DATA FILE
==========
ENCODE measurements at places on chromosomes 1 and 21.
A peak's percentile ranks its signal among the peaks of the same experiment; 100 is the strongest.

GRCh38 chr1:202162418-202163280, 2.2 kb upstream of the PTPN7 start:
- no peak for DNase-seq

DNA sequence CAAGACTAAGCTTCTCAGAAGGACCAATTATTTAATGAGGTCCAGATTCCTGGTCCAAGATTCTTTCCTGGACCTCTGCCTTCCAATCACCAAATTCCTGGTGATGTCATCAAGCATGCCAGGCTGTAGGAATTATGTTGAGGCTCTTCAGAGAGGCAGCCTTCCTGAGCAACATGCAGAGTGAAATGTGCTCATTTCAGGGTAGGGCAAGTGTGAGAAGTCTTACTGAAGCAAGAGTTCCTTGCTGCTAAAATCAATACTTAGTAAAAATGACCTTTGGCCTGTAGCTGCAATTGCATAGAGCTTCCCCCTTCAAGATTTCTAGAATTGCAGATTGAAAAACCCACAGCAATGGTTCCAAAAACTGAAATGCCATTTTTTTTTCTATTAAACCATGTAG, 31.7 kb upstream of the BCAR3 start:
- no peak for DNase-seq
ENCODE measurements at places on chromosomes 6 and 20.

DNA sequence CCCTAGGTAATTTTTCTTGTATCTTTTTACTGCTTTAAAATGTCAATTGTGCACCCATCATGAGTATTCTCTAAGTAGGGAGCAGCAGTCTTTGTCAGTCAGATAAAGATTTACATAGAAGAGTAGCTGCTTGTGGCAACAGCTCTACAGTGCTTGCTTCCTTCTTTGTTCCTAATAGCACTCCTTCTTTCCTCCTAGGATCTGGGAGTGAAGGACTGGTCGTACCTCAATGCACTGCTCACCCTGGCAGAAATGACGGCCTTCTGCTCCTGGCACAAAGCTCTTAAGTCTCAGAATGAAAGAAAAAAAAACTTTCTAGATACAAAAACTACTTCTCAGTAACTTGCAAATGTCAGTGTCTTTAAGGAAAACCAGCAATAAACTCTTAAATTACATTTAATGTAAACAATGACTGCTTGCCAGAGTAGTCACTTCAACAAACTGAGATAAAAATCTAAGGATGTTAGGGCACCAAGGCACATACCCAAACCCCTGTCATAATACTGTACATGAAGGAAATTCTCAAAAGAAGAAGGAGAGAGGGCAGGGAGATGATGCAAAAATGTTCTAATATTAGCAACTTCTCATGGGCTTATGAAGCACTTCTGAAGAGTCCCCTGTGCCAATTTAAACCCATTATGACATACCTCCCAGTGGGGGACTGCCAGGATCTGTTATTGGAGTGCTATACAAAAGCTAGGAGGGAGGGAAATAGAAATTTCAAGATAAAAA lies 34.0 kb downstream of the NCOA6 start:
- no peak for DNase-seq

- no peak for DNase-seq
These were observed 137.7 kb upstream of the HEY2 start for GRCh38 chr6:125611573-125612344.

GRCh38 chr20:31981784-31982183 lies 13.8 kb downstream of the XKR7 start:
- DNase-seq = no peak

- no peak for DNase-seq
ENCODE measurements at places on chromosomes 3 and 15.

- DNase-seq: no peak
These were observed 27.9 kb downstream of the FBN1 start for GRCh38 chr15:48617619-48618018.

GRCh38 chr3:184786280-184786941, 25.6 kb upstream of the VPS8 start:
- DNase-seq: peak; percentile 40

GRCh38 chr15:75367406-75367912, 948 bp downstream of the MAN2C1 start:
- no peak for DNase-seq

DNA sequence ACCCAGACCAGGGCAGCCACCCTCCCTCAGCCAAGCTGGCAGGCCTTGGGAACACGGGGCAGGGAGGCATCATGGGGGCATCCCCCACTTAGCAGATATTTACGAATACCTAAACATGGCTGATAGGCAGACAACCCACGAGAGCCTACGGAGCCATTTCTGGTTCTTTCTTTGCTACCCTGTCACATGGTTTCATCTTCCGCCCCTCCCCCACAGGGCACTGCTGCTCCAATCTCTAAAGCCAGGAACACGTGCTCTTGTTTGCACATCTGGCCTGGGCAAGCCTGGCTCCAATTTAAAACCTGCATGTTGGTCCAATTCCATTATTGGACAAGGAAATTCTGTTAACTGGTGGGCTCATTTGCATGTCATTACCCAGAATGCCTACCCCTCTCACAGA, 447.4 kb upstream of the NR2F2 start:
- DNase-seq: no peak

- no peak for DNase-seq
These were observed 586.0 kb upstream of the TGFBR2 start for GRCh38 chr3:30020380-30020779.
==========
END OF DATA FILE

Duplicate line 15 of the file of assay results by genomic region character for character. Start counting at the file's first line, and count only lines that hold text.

ENCODE measurements at places on chromosomes 3 and 15.